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  • Last Updated: 25th July 2013

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Bangkok - Sightseeing

Shopping

For many, Bangkok has the edge on even Hong Kong for full on shop-til-you-drop magic. Thai people take their shopping seriously – and strike a hard bargain whether they’re out for provisions for the evening meal, or about to get measured up for a formal suit. Even in glitzy malls the pace is frantic, and a wink and a nudge can get you a ‘one time only’ price. Make no mistake, you’ll have no trouble finding ways to part with your Baht. Fine local crafts, weaving, jewellery, top brand-name items (or, more likely, deceivingly well-made copies) and food markets – all offer great value and even greater entertainment.

Antiques, images of Buddha or fine art can not be taken out of the country without the permission of the Fine Arts Department at Bangkok’s National Museum so, for hassle free shopping, chose instead ceramics, clothing and gems. But, another word of caution – only ever buy gems from reputable (i.e. longstanding) dealers. Genuine bargains can be found, but only from stores belonging to the Thai Gem and Jewellery Traders Association. If it seems too good to be true, that’s because it is. Shop around, use your common sense.

Amulet Market (Th Mahathat, 9:00am – 5:00pm)

Just outside Wat Mahathat, a clutch of street and soir (small shops) sellers parade intricately carved talismans, herbal medicine and traditional massage.

Nagi Arts (0 2253 2826 Th Withayu)

An antique palace stuffed with all manner of oddities, from royal robes to gilded cages, iconography to teak furniture. A must see.

River City Complex (Th Yotha)

A one-stop shopping mall for all things Thai: art, antiques, maps, prints, costumes and jewellery especially.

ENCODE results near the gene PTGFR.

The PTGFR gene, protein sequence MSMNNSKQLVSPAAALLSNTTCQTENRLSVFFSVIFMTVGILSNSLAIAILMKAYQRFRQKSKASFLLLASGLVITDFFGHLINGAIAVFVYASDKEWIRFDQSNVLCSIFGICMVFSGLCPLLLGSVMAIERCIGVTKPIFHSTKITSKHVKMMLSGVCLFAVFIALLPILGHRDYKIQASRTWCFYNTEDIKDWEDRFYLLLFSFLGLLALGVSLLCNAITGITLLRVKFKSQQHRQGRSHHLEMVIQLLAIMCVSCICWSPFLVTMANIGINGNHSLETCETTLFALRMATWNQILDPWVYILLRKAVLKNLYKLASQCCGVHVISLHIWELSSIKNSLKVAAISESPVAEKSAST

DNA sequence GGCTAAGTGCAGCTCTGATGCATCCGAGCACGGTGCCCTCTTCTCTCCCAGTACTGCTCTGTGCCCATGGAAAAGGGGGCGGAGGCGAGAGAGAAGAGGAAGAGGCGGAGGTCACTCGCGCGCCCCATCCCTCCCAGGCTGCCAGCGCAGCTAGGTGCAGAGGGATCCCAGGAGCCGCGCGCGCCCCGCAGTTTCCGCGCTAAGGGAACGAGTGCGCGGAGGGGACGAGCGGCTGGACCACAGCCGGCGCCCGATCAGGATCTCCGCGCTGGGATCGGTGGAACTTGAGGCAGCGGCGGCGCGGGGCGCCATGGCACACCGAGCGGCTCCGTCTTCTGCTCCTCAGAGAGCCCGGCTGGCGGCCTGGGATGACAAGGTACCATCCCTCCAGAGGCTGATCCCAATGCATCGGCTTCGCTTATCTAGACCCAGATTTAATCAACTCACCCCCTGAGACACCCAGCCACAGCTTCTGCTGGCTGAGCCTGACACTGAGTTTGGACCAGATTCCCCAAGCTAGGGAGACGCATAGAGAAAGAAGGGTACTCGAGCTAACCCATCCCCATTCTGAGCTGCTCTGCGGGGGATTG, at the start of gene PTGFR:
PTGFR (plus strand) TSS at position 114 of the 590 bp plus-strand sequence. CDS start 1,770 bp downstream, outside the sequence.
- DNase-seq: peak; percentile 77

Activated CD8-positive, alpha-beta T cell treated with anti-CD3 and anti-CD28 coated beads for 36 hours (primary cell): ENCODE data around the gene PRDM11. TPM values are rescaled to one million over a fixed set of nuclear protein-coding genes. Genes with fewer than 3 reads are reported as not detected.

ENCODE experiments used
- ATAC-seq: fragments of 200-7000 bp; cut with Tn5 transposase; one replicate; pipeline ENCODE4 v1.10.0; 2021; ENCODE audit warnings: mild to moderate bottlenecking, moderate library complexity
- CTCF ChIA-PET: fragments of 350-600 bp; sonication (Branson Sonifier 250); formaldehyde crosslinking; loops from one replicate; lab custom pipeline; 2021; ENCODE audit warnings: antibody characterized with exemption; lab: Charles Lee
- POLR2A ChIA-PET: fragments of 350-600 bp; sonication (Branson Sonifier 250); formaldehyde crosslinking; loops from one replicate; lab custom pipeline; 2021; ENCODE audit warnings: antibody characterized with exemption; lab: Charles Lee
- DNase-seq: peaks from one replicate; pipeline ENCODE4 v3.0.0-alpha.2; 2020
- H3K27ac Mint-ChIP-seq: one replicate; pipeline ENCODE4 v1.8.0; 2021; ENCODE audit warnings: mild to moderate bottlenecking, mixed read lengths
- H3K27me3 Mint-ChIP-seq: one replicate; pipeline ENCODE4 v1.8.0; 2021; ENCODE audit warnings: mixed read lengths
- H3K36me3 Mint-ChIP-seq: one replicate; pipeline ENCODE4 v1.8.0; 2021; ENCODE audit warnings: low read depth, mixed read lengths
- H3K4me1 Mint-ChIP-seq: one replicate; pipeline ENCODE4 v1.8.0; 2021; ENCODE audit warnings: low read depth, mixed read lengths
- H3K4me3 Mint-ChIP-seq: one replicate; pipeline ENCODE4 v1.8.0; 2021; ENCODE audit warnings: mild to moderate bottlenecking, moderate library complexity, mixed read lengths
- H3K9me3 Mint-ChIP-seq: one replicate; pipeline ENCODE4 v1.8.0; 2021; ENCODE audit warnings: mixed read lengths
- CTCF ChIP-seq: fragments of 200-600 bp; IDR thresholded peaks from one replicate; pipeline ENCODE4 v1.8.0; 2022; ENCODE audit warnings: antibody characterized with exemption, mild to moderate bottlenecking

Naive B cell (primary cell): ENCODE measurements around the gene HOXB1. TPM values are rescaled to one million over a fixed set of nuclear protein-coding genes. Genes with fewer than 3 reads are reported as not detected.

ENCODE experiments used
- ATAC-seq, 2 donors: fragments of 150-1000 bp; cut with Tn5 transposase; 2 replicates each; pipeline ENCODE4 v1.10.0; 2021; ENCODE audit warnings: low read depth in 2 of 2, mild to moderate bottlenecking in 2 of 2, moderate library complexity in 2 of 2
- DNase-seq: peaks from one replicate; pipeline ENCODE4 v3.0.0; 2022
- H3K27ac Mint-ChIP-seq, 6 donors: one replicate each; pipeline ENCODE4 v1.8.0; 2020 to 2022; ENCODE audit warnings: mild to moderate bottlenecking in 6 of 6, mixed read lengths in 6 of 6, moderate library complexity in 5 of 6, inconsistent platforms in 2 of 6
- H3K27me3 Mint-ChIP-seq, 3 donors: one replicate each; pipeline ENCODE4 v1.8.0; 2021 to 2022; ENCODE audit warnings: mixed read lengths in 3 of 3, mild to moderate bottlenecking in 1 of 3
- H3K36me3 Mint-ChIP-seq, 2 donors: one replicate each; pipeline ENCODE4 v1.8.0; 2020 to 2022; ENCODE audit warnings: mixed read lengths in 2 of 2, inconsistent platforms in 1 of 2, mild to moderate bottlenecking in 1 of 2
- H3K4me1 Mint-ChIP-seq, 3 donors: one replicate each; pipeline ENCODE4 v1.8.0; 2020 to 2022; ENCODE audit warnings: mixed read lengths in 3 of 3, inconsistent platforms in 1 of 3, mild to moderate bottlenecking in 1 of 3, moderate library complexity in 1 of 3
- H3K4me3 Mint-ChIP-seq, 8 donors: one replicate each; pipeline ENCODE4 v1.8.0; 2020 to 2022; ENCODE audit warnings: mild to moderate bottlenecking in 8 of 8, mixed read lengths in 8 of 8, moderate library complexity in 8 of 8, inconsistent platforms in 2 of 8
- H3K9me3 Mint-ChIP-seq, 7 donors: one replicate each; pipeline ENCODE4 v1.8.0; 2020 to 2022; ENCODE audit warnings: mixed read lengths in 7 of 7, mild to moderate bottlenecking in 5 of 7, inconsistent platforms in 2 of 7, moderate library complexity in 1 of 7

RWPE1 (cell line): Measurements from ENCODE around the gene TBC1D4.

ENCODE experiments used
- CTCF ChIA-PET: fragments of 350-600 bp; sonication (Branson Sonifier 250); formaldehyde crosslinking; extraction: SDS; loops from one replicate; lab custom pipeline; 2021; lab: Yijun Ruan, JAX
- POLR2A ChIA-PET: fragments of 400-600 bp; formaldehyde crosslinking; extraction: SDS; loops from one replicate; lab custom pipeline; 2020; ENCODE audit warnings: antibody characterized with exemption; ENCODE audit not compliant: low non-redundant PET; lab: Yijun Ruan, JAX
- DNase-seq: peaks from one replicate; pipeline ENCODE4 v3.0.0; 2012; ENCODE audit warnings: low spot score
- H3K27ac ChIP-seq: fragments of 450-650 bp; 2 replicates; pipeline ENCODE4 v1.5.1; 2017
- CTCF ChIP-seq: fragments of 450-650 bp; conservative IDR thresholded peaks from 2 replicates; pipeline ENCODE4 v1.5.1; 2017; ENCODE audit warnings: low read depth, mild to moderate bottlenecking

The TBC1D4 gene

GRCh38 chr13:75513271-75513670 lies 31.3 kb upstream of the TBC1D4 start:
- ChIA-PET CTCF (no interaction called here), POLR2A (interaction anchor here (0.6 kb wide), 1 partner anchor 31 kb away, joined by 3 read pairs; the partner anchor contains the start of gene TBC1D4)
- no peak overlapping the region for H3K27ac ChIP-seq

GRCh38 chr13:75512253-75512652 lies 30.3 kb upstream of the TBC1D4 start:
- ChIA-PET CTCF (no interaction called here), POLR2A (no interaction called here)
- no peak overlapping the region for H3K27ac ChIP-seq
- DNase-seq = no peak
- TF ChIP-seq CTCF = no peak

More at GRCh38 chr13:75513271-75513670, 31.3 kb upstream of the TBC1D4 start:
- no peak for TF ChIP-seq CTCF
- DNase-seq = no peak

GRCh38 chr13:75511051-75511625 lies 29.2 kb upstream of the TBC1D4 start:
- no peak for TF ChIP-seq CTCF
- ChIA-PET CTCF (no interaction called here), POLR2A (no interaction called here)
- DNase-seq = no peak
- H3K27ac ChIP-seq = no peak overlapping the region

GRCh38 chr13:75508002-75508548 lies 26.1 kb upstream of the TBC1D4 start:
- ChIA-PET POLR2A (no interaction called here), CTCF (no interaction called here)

Central Department Store (0 2233 6930, Th Ploenchit)

This venerable old store might look a bit worn around the edges but it’s still a wonderful, and very much alive, Thai institution. Ideal for buying Thai and international cosmetics, fashions and electronics.

Johnny’s Gems (0 2224 4065, Th Fuang Nakhon)

Unset or set, these gems are shining examples of the art of the gem cutter and offer bargains for the knowledgeable. If the prices seem steep compared to the street traders that’ll be because these gems are real.

Markets

Chatuchak Weekend Market (Talat Nat Jatujak, 8:00am - 6:00pm Sat-Sun)

The biggest and best. A sprawling, uncontrolled city within a city, where (with a little haggling and a lot of patience) you can buy almost everything. Take a day, keep taking refueling breaks – at the excellent food stalls – and surrender yourself to the chaos. Don’t forget that pickpockets are rife in all Thai markets, but don’t let that put you off.

Flower Market (Pak Khlong) (Th Chakkaphet)

Wonderfully cheap, deliciously fragrant roses, orchids and more exotic blooms – fruit and vegetables too.

Banglamphu District

Wat Saket (0 2223 4561, Th Worachak 8:00am - 5:00pm)